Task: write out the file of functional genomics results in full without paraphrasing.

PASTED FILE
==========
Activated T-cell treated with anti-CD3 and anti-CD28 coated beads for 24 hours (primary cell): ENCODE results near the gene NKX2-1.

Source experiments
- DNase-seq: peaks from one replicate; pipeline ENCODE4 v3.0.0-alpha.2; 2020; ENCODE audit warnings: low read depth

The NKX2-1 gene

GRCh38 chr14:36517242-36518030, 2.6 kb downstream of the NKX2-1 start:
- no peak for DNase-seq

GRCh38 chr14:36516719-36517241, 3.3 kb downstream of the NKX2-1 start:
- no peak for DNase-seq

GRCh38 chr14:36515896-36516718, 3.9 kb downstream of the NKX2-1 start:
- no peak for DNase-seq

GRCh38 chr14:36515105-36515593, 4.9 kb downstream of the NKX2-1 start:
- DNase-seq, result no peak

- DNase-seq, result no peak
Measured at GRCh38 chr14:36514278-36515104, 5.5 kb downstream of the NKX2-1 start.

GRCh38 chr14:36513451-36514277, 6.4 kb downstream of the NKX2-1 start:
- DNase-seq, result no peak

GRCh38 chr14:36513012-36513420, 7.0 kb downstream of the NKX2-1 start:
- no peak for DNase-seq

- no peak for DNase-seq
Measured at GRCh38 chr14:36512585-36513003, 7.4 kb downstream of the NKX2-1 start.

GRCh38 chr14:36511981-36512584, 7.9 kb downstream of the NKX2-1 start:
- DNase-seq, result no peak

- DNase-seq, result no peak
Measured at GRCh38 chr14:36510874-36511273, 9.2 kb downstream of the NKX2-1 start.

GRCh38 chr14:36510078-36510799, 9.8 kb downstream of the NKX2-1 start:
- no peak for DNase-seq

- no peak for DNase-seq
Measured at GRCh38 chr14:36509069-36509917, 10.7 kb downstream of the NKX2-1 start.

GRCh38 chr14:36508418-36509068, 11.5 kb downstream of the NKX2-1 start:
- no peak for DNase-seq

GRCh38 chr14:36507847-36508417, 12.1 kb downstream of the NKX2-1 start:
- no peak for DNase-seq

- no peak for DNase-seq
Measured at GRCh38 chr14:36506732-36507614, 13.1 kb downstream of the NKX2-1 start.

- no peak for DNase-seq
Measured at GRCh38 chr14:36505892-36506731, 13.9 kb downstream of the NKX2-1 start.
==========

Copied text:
Activated T-cell treated with anti-CD3 and anti-CD28 coated beads for 24 hours (primary cell): ENCODE results near the gene NKX2-1.

Source experiments
- DNase-seq: peaks from one replicate; pipeline ENCODE4 v3.0.0-alpha.2; 2020; ENCODE audit warnings: low read depth

The NKX2-1 gene

GRCh38 chr14:36517242-36518030, 2.6 kb downstream of the NKX2-1 start:
- no peak for DNase-seq

GRCh38 chr14:36516719-36517241, 3.3 kb downstream of the NKX2-1 start:
- no peak for DNase-seq

GRCh38 chr14:36515896-36516718, 3.9 kb downstream of the NKX2-1 start:
- no peak for DNase-seq

GRCh38 chr14:36515105-36515593, 4.9 kb downstream of the NKX2-1 start:
- DNase-seq, result no peak

- DNase-seq, result no peak
Measured at GRCh38 chr14:36514278-36515104, 5.5 kb downstream of the NKX2-1 start.

GRCh38 chr14:36513451-36514277, 6.4 kb downstream of the NKX2-1 start:
- DNase-seq, result no peak

GRCh38 chr14:36513012-36513420, 7.0 kb downstream of the NKX2-1 start:
- no peak for DNase-seq

- no peak for DNase-seq
Measured at GRCh38 chr14:36512585-36513003, 7.4 kb downstream of the NKX2-1 start.

GRCh38 chr14:36511981-36512584, 7.9 kb downstream of the NKX2-1 start:
- DNase-seq, result no peak

- DNase-seq, result no peak
Measured at GRCh38 chr14:36510874-36511273, 9.2 kb downstream of the NKX2-1 start.

GRCh38 chr14:36510078-36510799, 9.8 kb downstream of the NKX2-1 start:
- no peak for DNase-seq

- no peak for DNase-seq
Measured at GRCh38 chr14:36509069-36509917, 10.7 kb downstream of the NKX2-1 start.

GRCh38 chr14:36508418-36509068, 11.5 kb downstream of the NKX2-1 start:
- no peak for DNase-seq

GRCh38 chr14:36507847-36508417, 12.1 kb downstream of the NKX2-1 start:
- no peak for DNase-seq

- no peak for DNase-seq
Measured at GRCh38 chr14:36506732-36507614, 13.1 kb downstream of the NKX2-1 start.

- no peak for DNase-seq
Measured at GRCh38 chr14:36505892-36506731, 13.9 kb downstream of the NKX2-1 start.